Sam Chalmers describes taking prohibited substances as the "worst mistake of my life" as he returns from a two-year ban.
The son of former international Craig Chalmers tested positive for two anabolic steroids at a Scotland Under-20 training session in May 2013.
"Life's been pretty tough," the 21-year-old told BBC Radio 5 live.
"It was my own stupid mistake but to put that in my body was the worst mistake of my life."
Chalmers is now attempting to rebuild his career in Australia with Sydney club Southern Districts.
Discussing the issue for the first time since his ban was announced in September 2013, Chalmers revealed the substances he took did not enhance his performance, but instead made him ill.
"I was in the gym with a few of my friends and they were taking a supplement," he said. "I didn't know much about it as there's so many things on the market. I took this supplement without looking into it.
"I didn't take an illegal substance, but it's illegal in rugby. That was the problem. Striving to get into the professional game and having that taken away from you. It's a nightmare.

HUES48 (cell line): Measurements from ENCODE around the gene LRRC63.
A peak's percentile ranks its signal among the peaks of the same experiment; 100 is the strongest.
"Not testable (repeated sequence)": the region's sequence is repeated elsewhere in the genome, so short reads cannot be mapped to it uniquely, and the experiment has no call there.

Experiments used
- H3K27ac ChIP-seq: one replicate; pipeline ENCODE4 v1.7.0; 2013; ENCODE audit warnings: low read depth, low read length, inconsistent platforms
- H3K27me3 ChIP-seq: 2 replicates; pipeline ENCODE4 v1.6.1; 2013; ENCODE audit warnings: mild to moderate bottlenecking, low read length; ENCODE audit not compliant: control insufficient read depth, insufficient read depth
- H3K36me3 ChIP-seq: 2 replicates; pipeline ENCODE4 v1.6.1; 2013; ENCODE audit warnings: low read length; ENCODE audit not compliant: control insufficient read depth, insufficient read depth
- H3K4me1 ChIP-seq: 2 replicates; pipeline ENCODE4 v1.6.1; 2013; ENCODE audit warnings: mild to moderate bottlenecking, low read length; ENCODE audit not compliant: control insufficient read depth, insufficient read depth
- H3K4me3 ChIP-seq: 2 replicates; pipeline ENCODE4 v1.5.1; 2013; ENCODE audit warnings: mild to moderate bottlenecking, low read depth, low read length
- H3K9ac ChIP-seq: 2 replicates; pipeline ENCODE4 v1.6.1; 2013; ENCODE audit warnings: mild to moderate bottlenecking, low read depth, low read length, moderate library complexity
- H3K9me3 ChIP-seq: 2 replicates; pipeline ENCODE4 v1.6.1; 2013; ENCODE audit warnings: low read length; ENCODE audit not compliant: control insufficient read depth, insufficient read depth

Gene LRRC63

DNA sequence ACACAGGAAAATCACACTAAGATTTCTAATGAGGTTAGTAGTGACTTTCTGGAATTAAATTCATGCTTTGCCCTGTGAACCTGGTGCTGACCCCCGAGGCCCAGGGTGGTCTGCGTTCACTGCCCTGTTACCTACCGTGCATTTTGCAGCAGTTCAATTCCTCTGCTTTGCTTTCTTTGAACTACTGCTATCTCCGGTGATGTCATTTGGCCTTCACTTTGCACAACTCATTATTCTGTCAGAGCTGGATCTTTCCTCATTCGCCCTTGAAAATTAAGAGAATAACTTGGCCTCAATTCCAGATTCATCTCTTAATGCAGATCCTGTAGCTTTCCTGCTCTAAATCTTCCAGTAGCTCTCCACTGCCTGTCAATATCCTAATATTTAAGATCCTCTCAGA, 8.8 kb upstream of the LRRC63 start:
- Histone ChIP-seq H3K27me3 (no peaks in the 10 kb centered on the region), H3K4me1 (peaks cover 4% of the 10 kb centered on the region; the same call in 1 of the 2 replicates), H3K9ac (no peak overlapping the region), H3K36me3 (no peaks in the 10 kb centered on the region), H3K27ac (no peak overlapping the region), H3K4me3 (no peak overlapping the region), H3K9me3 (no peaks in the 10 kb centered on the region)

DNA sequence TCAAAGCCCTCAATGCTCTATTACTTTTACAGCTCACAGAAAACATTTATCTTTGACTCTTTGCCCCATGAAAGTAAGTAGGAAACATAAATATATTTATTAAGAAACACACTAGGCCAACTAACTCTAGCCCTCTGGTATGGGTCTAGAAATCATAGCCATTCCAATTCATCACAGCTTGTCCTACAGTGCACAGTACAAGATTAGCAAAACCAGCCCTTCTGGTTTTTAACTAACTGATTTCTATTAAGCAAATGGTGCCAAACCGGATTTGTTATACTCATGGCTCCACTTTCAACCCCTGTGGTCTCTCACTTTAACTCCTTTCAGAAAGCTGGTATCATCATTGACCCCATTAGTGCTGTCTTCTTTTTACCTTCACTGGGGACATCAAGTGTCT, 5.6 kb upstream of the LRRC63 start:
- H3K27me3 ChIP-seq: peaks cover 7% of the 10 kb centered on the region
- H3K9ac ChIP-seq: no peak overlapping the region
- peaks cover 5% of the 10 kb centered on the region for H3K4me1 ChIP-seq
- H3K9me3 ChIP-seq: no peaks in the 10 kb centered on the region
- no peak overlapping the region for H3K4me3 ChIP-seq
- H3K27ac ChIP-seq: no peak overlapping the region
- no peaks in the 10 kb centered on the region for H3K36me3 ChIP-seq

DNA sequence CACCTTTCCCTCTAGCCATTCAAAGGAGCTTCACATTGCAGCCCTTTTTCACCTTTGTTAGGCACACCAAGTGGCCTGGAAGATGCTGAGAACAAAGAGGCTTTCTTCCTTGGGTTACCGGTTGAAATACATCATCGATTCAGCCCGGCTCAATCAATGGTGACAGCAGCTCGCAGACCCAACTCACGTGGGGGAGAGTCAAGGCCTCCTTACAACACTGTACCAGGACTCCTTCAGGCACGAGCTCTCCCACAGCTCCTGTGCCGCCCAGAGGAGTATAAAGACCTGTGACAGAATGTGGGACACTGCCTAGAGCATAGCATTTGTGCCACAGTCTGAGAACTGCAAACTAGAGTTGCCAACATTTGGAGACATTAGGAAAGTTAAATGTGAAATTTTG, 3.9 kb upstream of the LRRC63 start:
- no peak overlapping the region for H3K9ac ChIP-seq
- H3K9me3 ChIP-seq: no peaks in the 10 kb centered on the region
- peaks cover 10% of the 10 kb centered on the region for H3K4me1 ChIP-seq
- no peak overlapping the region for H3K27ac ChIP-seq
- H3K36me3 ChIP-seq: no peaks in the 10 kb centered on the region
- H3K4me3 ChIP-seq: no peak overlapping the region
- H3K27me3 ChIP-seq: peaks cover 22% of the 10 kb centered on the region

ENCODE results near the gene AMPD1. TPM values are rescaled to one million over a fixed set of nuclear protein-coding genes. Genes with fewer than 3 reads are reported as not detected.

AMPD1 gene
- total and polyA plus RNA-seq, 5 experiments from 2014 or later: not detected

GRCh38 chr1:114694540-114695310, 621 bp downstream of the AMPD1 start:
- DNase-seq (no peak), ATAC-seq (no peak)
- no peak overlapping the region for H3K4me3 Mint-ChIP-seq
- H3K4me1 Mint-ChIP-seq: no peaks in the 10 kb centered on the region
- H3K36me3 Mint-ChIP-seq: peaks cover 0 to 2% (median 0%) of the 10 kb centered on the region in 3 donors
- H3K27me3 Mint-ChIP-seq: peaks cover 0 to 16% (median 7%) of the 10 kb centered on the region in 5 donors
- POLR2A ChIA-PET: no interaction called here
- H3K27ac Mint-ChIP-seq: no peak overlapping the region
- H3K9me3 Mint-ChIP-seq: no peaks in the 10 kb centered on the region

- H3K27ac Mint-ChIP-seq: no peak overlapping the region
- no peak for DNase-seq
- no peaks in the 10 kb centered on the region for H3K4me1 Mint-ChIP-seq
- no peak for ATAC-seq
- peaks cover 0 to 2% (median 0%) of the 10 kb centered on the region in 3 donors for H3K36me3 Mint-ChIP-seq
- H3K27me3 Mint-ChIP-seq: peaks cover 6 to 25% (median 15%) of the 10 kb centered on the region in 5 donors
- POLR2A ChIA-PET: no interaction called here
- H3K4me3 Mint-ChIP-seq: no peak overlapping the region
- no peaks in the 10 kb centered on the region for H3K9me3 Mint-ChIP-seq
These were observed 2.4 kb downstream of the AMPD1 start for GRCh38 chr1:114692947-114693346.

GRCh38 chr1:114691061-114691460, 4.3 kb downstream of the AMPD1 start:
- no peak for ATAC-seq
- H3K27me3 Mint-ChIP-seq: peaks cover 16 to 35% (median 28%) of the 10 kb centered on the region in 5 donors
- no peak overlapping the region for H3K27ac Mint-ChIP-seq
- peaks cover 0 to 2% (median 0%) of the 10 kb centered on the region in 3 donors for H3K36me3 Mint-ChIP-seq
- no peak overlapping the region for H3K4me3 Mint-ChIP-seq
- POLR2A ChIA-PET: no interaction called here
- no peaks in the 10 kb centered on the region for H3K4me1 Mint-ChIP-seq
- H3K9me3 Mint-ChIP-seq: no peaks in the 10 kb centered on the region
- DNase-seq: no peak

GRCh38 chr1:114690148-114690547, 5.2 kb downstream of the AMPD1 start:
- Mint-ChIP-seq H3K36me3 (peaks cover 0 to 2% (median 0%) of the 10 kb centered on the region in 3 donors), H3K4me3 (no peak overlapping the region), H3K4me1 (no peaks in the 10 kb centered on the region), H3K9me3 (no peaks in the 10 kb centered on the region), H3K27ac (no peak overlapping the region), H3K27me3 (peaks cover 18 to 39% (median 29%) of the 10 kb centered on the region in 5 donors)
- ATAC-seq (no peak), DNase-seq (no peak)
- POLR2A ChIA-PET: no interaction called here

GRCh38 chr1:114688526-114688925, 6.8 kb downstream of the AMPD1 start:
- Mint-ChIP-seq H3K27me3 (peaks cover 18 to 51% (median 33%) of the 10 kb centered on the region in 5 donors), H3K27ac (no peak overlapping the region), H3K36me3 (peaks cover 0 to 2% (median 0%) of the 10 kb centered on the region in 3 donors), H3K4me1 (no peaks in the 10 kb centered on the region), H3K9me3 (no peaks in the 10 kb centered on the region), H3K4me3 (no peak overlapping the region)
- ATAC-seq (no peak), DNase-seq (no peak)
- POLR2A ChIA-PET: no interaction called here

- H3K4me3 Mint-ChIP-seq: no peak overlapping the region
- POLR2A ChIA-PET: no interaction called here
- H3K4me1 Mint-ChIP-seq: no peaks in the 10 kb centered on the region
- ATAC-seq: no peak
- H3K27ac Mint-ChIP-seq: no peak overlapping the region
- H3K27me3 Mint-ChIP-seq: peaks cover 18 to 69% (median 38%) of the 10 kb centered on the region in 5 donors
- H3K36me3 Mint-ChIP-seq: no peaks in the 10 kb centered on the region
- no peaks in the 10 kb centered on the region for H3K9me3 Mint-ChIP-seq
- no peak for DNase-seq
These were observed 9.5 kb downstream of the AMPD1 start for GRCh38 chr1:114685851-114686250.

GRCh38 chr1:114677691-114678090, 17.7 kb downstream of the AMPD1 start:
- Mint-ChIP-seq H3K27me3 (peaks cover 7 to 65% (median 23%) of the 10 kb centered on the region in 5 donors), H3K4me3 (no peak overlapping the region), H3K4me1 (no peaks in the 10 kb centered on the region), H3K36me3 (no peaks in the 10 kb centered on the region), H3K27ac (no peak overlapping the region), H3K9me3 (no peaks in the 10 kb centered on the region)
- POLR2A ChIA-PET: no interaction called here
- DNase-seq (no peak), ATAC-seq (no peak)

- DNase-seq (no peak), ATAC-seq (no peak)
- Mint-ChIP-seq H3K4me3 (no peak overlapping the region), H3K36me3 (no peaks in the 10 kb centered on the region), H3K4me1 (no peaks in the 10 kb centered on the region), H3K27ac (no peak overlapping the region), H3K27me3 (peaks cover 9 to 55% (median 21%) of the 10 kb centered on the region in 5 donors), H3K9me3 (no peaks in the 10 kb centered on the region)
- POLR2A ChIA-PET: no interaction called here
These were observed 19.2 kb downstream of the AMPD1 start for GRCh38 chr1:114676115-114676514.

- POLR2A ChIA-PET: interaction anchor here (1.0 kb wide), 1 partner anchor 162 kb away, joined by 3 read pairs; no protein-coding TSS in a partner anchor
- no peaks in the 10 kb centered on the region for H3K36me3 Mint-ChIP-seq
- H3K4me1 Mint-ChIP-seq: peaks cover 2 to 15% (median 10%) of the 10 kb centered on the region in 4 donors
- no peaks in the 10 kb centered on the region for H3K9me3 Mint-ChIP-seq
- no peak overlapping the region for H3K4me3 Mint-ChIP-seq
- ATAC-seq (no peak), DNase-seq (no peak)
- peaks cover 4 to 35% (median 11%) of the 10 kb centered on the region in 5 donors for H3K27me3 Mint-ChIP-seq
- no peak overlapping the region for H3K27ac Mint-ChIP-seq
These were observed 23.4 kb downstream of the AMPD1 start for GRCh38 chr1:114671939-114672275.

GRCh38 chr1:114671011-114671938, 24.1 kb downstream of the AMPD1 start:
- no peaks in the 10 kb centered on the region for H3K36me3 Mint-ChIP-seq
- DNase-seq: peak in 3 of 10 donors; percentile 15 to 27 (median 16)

"The drug had an adverse effect. It made me feel ill because I'm a type-one diabetic. I didn't receive any gains from it at all. Two years of playing the game I love has been taken away from me.
"When I was tested, they started asking me about what supplements I was taking and I thought maybe it was illegal. I didn't know. I hadn't even thought about what I put in my body.
"I broke down when I found out. I got in touch with my dad and he was great with me and told me not to panic.
"It's been a long two years but I'm happy to be back training in Sydney."
Chalmers has spent his time away from the game warning others not to follow his bad example.
"From the start, I came out and held my hands up," he added. "Nobody shoved it down my throat. I didn't shift the blame to my friends. I've now educated others not to make the same mistake as me. It was the right way to go about it.
"Hopefully what I've done with my educational videos and talks is to not let other people make the same mistake.
"You need to know everything you put in your body. Education will be the key for young athletes.
"There's a lot of pressure. Coaches are looking for big, powerful players but you also need small guys with speed. I'd just say to the smaller players that they will catch up with everyone else in the end. Don't do what I did."